Another snake that existed around the same time, Najash rionegrina, a 92-million-year-old species, also had a tiny pair of hind limbs. These were likely used as “claspers” for mating. It’s recently become more apparent that snakes lost their limbs over time to traverse land and a fossorial environment better.

Do Any Snakes Still Have Legs Today?

IMG boa constrictor

Snakes like the boa constrictor still possess tiny hind limb bones, though these are mostly useless.

© McDonald

Since snakes lost their legs many tens of millions of years ago, no species today still have limbs. However, it’s worth noting that snakes such as boas and pythons (the oldest living snakes today) have remnants of hind leg bones near their tails!

Unfortunately, these leg bones are almost entirely useless. They are far too small and weak to be useful for locomotion. Still, some species use them for mating. Specifically, males often use their hind leg bones (like Najash rionegrina mentioned above) to grab onto their partner better for success and stability while mating. Other than this, no modern snakes have legs of any kind.

Discover the "Monster" Snake 5X Bigger than an Anaconda

Every day A-Z Animals sends out some of the most incredible facts in the world from our free newsletter. Want to discover the 10 most beautiful snakes in the world, a "snake island" where you're never more than 3 feet from danger, or a "monster" snake 5X larger than an anaconda? Then sign up right now and you'll start receiving our daily newsletter absolutely free.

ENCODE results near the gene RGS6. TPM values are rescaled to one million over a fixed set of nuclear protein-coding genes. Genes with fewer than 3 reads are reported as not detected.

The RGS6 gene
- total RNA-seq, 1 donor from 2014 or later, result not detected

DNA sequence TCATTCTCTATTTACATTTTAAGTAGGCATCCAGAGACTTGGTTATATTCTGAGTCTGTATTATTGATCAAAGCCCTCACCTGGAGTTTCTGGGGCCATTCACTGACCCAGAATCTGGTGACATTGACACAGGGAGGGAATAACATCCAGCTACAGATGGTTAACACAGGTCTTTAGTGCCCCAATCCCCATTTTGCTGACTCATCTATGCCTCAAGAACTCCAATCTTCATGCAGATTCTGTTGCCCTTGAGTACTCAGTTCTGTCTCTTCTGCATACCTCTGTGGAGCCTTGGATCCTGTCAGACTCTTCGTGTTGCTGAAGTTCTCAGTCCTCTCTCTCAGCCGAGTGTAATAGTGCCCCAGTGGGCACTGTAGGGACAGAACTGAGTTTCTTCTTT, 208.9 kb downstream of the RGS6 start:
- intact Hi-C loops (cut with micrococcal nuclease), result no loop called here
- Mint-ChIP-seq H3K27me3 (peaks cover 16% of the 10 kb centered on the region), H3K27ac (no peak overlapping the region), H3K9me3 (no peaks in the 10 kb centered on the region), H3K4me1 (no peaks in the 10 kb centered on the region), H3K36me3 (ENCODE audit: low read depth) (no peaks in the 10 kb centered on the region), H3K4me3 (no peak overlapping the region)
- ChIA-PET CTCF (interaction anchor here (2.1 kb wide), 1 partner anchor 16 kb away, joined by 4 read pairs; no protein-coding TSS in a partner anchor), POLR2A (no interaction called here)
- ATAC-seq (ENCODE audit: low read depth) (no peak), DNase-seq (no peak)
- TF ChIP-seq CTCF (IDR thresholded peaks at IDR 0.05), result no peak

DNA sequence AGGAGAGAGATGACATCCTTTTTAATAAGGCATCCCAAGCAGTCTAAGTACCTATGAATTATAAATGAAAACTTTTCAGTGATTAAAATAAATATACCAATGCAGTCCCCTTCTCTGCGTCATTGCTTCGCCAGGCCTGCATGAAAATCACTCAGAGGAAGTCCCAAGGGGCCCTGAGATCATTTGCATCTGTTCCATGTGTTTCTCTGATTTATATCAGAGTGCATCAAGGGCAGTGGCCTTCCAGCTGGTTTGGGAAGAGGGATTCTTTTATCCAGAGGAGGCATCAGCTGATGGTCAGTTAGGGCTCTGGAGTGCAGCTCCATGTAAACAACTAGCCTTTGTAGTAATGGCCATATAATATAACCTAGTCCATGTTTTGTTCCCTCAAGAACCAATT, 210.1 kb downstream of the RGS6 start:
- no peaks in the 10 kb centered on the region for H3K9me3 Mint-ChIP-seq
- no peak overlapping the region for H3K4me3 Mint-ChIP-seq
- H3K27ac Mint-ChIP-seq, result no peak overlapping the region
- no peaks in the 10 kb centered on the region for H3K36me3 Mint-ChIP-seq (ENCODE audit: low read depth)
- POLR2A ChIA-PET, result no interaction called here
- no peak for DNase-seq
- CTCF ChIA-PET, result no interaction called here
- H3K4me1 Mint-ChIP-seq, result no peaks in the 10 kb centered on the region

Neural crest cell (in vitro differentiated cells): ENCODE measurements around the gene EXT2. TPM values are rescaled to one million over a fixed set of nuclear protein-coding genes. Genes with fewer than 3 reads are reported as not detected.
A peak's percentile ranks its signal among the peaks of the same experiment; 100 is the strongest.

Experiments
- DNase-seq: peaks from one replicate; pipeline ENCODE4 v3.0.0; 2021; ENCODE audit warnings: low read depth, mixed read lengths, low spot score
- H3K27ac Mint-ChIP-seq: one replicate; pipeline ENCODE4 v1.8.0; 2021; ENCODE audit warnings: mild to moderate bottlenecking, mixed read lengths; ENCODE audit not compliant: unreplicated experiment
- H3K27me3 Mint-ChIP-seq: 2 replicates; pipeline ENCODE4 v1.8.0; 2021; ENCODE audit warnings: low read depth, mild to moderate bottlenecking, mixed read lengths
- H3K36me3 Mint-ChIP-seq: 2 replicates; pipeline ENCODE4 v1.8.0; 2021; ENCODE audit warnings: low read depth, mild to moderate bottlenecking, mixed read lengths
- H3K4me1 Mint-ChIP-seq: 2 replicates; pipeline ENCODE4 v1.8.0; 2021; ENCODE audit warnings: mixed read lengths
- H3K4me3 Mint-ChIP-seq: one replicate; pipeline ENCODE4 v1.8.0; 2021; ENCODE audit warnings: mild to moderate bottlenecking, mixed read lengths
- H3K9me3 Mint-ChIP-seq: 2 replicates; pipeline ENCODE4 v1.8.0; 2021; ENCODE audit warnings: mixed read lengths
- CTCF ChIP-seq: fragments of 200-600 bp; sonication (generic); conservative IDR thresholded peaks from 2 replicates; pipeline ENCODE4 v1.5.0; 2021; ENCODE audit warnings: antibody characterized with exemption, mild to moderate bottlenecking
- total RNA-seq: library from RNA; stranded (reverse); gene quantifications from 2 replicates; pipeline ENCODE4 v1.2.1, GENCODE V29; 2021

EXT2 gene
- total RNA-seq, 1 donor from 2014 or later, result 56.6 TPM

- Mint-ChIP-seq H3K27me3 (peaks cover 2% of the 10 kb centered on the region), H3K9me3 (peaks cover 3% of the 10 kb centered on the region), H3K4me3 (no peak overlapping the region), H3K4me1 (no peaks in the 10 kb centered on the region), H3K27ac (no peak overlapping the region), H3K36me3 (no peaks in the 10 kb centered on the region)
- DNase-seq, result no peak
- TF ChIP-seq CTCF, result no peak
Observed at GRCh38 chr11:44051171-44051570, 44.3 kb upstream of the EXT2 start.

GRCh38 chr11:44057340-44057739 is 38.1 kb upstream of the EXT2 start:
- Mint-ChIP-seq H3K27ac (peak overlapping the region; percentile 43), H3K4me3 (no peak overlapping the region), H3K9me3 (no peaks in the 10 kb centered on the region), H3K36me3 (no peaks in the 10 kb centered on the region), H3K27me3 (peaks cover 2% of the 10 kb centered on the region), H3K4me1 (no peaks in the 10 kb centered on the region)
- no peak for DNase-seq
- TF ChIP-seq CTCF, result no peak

Share this post on:
About the Author

Hailey "Lex" Pruett is a nonbinary writer at A-Z Animals primarily covering reptiles and amphibians. They have over five years of professional content writing experience. Additionally, they grew up on a hobby farm and have volunteered at animal shelters to gain further experience in animal care. A longtime resident of Knoxville, Tennessee, Hailey has owned and cared extensively for a wide variety of animals in their lifetime, including cats, dogs, lizards, turtles, frogs and toads, fish, chickens, ducks, horses, llamas, rabbits, goats, and more!

Thank you for reading! Have some feedback for us? Contact the AZ Animals editorial team.